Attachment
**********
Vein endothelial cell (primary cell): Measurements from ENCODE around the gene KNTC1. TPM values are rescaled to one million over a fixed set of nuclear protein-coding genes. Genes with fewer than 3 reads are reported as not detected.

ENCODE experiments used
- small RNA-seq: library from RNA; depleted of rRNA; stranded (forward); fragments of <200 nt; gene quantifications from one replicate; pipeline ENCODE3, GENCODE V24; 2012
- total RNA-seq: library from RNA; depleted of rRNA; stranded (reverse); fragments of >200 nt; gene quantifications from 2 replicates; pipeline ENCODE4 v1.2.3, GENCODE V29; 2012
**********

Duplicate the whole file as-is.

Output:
Vein endothelial cell (primary cell): Measurements from ENCODE around the gene KNTC1. TPM values are rescaled to one million over a fixed set of nuclear protein-coding genes. Genes with fewer than 3 reads are reported as not detected.

ENCODE experiments used
- small RNA-seq: library from RNA; depleted of rRNA; stranded (forward); fragments of <200 nt; gene quantifications from one replicate; pipeline ENCODE3, GENCODE V24; 2012
- total RNA-seq: library from RNA; depleted of rRNA; stranded (reverse); fragments of >200 nt; gene quantifications from 2 replicates; pipeline ENCODE4 v1.2.3, GENCODE V29; 2012